Author Archives: Stuart Burns

There were grand words from German Chancellor Angela Merkel and Chinese President Xi Jinping, the leaders of two of the world’s biggest trading economies, on a call Saturday ahead of a Group of 20 (G20) meeting of finance ministers and central bank governors in Buenos Aires, reported the Financial Times.

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The two recently re-elected leaders have agreed to use “international channels of negotiation to tackle steel overcapacity” following the Trump administration’s decision to impose tariffs on imports of steel and aluminum. Steffen Seibert, a spokesman for the German chancellor, is quoted as saying, “They . . . were in favour of continuing to work on solutions within the framework of the G20. They stressed the importance of close multilateral co-operation in trade in this context.”

Well, they would, wouldn’t they? More than any other two nations in the world, Germany and China have the most to lose from a trade war.

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Tin plays to a different tune from most LME metals.

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It generally doesn’t attract the same speculative crowd from which copper, aluminum and zinc suffer. Its lack of any applications in jewelry keeps it firmly away from the precious metals camp. It’s termed a minor metal because the volumes are nowhere near those of its larger brethren, but for some applications it is far from minor.

As this pictorial from a recent presentation from Australian-owned Moroccan miner Kasbah Resources shows, electrical solder remains by far the most important application for tin, dwarfing tinplate (the application with which many of us most commonly associate tin).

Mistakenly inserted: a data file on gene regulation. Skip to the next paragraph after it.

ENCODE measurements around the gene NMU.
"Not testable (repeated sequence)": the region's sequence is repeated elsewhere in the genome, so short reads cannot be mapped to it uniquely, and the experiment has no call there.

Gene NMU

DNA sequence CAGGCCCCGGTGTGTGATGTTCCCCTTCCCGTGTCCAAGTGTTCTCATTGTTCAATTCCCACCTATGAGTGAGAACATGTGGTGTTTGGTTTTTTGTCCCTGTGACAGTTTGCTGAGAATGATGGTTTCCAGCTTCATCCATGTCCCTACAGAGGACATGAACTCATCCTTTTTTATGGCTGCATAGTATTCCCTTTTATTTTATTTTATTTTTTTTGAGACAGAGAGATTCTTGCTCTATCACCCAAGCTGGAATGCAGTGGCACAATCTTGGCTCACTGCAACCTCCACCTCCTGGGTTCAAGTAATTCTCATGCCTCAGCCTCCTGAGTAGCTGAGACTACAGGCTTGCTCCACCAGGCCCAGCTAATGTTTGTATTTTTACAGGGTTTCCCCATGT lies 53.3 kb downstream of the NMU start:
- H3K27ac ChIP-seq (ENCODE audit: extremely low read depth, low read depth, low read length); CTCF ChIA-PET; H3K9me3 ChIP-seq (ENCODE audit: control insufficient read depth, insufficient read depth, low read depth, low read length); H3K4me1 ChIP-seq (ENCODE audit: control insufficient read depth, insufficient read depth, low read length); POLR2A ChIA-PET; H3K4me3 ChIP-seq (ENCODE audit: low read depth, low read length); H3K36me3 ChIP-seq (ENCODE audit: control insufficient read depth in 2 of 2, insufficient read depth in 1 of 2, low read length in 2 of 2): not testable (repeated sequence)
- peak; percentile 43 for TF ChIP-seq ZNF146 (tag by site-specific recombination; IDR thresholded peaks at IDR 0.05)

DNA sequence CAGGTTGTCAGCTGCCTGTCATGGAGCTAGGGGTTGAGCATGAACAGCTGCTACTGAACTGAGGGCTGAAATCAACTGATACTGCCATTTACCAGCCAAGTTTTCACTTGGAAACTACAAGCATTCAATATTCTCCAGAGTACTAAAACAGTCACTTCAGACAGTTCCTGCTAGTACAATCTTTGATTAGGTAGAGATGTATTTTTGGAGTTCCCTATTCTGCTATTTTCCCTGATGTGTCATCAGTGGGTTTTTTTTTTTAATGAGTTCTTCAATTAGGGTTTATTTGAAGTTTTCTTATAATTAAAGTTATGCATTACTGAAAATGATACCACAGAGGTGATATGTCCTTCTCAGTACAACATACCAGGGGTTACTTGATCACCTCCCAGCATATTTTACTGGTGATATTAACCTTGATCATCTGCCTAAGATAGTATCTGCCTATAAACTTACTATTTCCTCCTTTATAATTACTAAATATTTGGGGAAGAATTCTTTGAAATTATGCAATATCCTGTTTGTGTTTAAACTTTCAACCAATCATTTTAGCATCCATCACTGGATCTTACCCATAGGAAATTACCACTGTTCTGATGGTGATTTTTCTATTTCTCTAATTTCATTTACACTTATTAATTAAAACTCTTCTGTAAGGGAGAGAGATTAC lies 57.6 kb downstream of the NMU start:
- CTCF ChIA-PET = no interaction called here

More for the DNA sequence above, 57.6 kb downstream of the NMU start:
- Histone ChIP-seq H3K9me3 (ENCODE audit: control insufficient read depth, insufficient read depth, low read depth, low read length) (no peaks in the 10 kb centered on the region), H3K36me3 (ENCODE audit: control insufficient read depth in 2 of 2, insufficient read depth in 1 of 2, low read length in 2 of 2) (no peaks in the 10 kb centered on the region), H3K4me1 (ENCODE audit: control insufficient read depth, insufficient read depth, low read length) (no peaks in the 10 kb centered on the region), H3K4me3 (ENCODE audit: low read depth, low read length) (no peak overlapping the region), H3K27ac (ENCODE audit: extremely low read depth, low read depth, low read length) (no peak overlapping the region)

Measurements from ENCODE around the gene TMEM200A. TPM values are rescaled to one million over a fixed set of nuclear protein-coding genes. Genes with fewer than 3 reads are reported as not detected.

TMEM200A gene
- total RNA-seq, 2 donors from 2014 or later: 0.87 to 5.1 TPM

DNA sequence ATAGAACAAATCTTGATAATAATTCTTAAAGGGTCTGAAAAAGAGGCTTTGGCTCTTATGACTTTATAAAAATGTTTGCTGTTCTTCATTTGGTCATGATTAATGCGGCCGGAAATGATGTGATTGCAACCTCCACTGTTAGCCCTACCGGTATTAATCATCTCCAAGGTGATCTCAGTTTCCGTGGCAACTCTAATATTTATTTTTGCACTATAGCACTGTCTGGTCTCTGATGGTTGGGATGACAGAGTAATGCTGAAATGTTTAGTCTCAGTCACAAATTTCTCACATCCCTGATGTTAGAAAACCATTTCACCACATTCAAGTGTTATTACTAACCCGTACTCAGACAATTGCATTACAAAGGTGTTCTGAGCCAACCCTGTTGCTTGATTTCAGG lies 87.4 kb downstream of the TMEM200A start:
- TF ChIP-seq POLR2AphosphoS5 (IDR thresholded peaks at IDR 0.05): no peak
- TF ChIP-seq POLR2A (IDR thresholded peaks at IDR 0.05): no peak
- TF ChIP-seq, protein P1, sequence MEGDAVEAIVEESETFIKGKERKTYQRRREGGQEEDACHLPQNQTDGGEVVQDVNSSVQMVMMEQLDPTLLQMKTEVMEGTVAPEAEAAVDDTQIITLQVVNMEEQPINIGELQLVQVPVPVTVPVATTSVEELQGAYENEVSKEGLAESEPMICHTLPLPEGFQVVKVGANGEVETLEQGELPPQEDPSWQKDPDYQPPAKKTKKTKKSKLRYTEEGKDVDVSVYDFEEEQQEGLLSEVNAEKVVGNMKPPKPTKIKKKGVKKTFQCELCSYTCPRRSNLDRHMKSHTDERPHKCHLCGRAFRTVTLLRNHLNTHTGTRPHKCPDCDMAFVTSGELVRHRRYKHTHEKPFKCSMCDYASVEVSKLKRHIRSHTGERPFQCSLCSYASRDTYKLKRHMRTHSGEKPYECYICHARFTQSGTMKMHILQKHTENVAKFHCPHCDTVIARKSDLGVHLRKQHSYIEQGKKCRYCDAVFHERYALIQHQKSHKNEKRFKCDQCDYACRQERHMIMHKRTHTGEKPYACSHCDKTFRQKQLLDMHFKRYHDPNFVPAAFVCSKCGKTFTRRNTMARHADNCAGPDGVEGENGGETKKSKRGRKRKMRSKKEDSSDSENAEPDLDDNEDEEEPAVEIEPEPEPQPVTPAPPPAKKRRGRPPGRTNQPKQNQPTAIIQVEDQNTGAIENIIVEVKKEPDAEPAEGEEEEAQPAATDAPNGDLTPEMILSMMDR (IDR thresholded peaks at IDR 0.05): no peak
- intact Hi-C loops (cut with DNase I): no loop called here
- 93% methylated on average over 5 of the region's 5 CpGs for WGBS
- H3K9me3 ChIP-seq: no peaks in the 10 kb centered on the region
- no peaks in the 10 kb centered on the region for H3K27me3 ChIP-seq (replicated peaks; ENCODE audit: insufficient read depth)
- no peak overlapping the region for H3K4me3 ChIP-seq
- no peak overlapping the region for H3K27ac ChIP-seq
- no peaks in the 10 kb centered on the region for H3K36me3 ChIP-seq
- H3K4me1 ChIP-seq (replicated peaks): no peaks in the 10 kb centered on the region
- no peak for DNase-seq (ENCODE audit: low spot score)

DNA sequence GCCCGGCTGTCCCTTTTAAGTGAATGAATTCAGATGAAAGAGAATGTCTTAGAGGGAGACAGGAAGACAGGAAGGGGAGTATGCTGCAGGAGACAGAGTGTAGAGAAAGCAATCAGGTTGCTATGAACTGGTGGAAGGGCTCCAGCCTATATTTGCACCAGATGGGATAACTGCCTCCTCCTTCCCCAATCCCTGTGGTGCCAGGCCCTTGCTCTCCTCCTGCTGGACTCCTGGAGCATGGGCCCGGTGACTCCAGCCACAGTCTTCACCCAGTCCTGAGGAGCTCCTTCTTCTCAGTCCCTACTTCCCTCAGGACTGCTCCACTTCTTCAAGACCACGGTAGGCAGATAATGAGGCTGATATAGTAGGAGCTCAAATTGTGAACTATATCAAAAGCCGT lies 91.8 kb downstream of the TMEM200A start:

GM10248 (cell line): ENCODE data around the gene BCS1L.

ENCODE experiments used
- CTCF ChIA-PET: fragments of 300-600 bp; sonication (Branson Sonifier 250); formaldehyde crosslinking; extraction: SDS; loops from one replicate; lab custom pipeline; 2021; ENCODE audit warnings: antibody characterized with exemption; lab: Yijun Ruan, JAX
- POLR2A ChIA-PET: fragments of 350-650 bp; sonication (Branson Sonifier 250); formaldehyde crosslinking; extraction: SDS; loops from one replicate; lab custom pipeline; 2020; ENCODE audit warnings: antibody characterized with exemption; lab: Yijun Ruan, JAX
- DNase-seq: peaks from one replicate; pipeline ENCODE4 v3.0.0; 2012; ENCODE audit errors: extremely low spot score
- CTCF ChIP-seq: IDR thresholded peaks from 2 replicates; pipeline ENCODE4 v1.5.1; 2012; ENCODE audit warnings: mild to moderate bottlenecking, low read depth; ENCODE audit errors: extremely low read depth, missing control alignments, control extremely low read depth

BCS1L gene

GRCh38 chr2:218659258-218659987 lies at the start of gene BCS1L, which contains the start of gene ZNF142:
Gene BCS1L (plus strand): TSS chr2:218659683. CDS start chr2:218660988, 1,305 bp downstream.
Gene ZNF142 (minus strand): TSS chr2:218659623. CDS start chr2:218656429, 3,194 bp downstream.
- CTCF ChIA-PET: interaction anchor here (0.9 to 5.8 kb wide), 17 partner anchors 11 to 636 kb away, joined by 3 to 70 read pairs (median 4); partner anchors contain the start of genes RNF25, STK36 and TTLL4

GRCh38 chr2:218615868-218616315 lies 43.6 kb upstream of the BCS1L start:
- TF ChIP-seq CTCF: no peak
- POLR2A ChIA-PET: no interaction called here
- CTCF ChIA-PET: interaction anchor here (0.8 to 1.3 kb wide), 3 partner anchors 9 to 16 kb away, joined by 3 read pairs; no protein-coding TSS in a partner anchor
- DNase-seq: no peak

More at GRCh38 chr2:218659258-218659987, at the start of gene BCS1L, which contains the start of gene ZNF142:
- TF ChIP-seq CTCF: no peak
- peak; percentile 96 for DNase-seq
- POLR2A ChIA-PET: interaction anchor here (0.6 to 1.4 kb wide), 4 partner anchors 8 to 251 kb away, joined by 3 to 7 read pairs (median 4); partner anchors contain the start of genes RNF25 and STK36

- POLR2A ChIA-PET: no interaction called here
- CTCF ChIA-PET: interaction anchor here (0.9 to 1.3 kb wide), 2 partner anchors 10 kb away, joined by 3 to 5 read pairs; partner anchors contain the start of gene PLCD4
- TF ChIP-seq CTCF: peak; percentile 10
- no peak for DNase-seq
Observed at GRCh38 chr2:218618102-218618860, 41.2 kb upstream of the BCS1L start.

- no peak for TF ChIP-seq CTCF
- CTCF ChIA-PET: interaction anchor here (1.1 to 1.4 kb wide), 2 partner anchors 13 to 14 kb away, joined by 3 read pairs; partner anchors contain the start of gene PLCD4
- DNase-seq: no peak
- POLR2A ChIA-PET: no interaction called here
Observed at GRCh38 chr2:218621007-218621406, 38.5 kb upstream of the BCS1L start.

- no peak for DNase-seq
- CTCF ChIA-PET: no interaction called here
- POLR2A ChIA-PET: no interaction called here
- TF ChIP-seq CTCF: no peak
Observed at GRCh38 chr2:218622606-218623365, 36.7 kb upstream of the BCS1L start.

Even tin’s use in chemicals is greater than tin plate and that application may be challenged in the years ahead by tin’s use as an additive in the manufacture of lead acid batteries. That green line disappearing to the right of the image is an arrow to a graph of projected consumption of tin in the manufacture of the perennial lead acid battery, where tin has found growing demand since the development of the sealed lead acid battery. Tin extends the battery’s life and crucially reduces the amount of antimony, deemed a toxic substance, required.

Doubters may suggest the lead acid battery is doomed, along with the internal combustion engine — in the long run, they would probably be right. But for the foreseeable future, tin is riding both horses with considerable aplomb.

The electrical complexity and consumption of electrical components in an electric vehicle (EV) is a factor of 6-10 over that of an internal combustion engine (ICE). So, not surprisingly, the amount of tin used in solder is likewise much higher.

The rise of EVs, therefore, has a direct benefit for tin consumption, even if it comes at the expense of the ICE and conventional lead acid batteries.

Kasbah’s report is crafted to bolster the case for the firm’s prospects, of course, but nevertheless makes a valid observation when it says six of the world’s top 10 tin producers reduced output last year and there has been significant underinvestment in new mines in recent years.

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Tin plate may not be the largest driver of tin consumption, but tin remains a crucial component of tin plate prices. The trend for tin prices — recent pullbacks across the metals sector excepted — has been upward since last year and the supply market remains supportive for higher prices in the future.

Not surprisingly, any discussion of iron ore prices in top consumer China inevitably involves some reference to import stock inventory.

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So when Reuters reports that the Dalian commodity exchange May iron ore contract price touched a low of 475.50 yuan per ton this week and China’s Qingdao port price dropped below $70 per ton — the lowest since Dec. 11 — analysts readily refer to record port stocks as being the cause.

Port inventory stood at 158.6 million tons at the end of last week, closer to the previous week’s record of 159.1 million times, according to a separate Reuters article. The article goes on to explain why headline port stocks are far from the whole story. China’s environmental crackdown on polluting industries this winter has driven steel mills to favor high-purity minimum 62% iron ore grades, supplied by firms like Australia’s Rio Tinto and BHP Billiton, Brazil’s Vale, and South Africa’s Kumba, over lower 58% Fe grades, such as Australia’s Fortescue Metals group and some Indian suppliers.